Get your CEO’s and team members on board and develop your organization’s Brand Essence. Strong branding begins at the top and makes its way down. Successful brands like Nordstrom, Whole Foods, Amazon and Zappo’s understand that branding starts at the core and permeates all divisions and channels of their organization.

What follows are a few methods that successful companies have used to drive brand essence into their corporate culture.

Involve Your Teams

Create a list of top attributes and goals and share it with your organization. The absence of clearly-defined goals leads to a lack of understanding about how to prioritize the steps needed to succeed. When individuals merely become drones acting out duties with ill-understood parameters, there’s little room for creative energy toward problem-solving, especially if there’s no reward at the end. There’s nothing like attaining a goal and knowing that you’ve made an impact. Once you empower individuals to become part of the solution, they become your best brand ambassadors because they are personally invested in your company’s success.

Drive Leadership and Participation

Most humans thrive on achievement and wish to be passionately engaged. Help your team by giving them the right tools to get the job done, as well as opportunities to succeed. Encourage a symbiotic relationship between the company brand and their personal values. Communicate clearly about your brand mission, ask for feedback regularly, and give incentives for ideas that bring the workplace into alignment . It’s a win-win!

Live & Breathe Brand Values

Bring life to your brand by implementing your values and philosophies beyond the boardroom. Don’t just list your company’s mission and ethics in a slideshow; find opportunities to bring them to life in people, products, spaces, at events, and in communications. Genuine beliefs that are modeled throughout the organization daily give structure to your brand and help your team carry it out. If you want your company to embody the culture, empower people and ensure every department understands what’s expected.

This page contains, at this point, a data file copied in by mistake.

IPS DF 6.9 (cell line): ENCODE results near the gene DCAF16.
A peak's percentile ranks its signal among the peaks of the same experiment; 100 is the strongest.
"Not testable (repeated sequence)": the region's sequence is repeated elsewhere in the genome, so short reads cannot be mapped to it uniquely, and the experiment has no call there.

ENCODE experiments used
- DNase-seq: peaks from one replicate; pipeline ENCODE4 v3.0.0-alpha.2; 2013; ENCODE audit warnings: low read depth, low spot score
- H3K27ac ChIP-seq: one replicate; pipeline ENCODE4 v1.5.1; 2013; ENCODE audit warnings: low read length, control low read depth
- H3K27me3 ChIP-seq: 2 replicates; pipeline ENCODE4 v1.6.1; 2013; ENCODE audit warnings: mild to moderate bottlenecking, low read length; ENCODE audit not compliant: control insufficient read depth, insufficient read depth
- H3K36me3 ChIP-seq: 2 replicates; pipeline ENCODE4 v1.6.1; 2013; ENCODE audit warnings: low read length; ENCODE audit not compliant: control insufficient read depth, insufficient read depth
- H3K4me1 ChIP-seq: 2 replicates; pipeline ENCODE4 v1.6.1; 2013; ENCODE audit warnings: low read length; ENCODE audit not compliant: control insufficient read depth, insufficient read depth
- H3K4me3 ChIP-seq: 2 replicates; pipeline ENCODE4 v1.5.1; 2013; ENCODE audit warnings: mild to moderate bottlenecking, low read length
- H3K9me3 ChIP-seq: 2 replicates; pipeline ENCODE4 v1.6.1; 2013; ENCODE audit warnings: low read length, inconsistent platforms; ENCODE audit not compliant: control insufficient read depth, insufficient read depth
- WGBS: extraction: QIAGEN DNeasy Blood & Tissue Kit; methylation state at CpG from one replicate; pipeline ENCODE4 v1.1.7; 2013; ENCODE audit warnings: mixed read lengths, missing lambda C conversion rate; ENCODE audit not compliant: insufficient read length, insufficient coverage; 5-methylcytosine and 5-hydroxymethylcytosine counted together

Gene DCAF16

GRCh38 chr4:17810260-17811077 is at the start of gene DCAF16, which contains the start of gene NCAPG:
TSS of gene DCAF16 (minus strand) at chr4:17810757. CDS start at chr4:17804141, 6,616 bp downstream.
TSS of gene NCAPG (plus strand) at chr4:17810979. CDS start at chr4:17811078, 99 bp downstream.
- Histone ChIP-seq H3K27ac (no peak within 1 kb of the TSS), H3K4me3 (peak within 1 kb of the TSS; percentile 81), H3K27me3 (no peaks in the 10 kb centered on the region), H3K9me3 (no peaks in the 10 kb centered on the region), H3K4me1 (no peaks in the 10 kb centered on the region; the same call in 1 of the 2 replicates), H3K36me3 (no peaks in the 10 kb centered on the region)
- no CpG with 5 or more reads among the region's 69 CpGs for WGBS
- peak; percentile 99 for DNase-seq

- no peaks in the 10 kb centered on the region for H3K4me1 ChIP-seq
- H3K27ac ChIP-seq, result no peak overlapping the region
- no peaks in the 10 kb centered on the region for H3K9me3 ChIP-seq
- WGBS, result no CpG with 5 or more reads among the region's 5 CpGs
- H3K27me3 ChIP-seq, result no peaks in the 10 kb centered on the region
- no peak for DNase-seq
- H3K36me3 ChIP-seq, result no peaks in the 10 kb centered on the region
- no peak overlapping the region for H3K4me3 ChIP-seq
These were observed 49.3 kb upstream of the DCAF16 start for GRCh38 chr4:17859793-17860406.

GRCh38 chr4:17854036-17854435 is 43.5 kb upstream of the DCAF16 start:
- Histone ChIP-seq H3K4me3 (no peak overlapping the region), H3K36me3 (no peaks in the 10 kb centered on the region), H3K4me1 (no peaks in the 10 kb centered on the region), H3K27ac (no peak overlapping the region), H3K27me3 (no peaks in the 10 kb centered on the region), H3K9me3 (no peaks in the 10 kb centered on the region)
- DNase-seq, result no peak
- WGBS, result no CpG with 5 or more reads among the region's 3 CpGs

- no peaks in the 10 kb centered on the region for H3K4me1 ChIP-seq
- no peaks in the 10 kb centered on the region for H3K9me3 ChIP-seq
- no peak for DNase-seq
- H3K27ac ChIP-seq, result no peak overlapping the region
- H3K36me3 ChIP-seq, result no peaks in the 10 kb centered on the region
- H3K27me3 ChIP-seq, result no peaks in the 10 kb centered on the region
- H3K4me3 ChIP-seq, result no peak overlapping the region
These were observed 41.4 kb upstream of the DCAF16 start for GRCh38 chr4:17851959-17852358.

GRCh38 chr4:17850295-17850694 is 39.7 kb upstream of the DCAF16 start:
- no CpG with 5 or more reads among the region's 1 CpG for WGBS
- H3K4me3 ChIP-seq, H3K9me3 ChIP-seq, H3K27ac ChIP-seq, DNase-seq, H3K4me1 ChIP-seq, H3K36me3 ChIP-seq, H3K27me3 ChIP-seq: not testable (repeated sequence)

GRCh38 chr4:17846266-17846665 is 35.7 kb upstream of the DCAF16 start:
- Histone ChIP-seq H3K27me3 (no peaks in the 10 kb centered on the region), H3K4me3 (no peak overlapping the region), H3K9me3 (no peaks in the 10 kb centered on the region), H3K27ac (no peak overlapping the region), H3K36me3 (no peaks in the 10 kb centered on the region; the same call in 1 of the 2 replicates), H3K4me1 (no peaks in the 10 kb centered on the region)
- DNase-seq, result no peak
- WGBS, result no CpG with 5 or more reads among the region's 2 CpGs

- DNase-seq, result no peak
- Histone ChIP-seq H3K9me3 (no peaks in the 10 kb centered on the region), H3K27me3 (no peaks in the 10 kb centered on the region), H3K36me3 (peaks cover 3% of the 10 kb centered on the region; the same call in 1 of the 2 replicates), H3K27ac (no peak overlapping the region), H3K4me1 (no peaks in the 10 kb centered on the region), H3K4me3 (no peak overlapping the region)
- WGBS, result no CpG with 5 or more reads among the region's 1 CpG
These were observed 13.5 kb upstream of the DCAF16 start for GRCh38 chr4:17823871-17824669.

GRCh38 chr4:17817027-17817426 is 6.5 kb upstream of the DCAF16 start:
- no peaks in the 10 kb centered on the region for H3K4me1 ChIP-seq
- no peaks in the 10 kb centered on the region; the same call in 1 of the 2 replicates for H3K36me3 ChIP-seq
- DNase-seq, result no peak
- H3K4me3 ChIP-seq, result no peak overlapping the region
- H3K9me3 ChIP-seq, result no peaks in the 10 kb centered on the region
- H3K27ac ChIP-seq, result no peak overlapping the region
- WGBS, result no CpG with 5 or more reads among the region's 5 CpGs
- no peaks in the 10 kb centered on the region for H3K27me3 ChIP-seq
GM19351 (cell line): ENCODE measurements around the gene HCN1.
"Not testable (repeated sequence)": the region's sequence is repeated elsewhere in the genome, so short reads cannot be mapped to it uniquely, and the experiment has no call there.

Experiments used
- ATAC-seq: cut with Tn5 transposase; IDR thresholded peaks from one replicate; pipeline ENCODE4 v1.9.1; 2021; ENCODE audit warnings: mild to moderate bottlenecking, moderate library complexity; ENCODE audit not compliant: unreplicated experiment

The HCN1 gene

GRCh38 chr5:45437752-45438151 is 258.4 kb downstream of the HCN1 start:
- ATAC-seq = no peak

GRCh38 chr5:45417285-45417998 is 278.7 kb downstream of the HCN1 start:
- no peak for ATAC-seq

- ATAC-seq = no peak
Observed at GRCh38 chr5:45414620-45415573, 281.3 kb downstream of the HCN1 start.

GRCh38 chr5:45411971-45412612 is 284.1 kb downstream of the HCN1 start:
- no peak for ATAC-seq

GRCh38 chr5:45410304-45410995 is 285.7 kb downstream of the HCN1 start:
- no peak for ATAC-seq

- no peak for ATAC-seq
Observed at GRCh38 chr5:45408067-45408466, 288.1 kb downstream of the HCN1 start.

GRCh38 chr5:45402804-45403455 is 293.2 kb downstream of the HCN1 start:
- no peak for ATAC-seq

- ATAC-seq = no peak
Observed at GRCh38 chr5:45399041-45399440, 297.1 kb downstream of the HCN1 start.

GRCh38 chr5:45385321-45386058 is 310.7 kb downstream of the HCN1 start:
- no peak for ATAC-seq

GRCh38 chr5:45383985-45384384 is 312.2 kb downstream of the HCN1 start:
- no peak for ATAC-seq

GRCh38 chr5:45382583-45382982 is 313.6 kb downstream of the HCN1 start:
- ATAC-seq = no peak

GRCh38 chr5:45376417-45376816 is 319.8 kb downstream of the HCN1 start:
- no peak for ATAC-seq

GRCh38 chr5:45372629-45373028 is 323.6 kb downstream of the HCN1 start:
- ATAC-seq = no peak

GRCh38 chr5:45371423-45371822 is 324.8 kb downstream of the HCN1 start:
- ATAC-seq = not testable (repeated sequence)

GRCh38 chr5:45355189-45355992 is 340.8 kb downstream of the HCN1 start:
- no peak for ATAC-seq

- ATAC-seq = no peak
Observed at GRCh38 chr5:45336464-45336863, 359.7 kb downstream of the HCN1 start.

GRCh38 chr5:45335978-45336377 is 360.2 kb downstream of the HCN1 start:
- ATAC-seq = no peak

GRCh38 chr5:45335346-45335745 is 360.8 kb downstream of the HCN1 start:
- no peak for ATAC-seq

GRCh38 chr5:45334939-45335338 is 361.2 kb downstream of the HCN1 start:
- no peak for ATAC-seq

Celebrate Success and Failures

Your brand culture is a living, breathing entity that needs nourishment to flourish. If success is treated as commonplace, people will lose the impetus to drive toward the next one. A success for the company is also a personal success for the individual; likewise, failures have the potential to affect your entire company, so making everyone aware of what didn’t work is the best possible learning tool. Celebrating both victories and failures in your own unique way strengthens your team.

If you continually look for additional ways to create your thumbprint by keeping track of what works and eliminating what doesn’t, you brand culture will be entirely unique to your organization, which is why no other company will ever be able to replicate it.

Summing It Up

Any organization has the ability to build a strong culture – it doesn’t have to be complex, you just need commitment. Strong cultures don’t happen by accident; they’re cultivated. How do you create culture within your organization? Let us know in the comments!

I’ll end with this quote by George Brandt, author, prior line manager at Unilever, Procter & Gamble, Coca-Cola, and former chief executive at J.D.Power’s Power Information Network:

“Corporate culture..[is] the only truly sustainable competitive advantage..Given enough time and money, your competitors can duplicate almost everything you’ve got working for you. They can hire away some of your best people. They can reverse engineer your processes. The only thing they can’t duplicate is your culture.”

(Forbes article, February 8, 2012)

Additional Resources:

Six Components of Culture by John Coleman
Jenny and the Chicken

In Branding for Small Business IV, we’ll take a look at bringing your visual identity into alignment with your brand.

Sign Up
 to receive upcoming articles.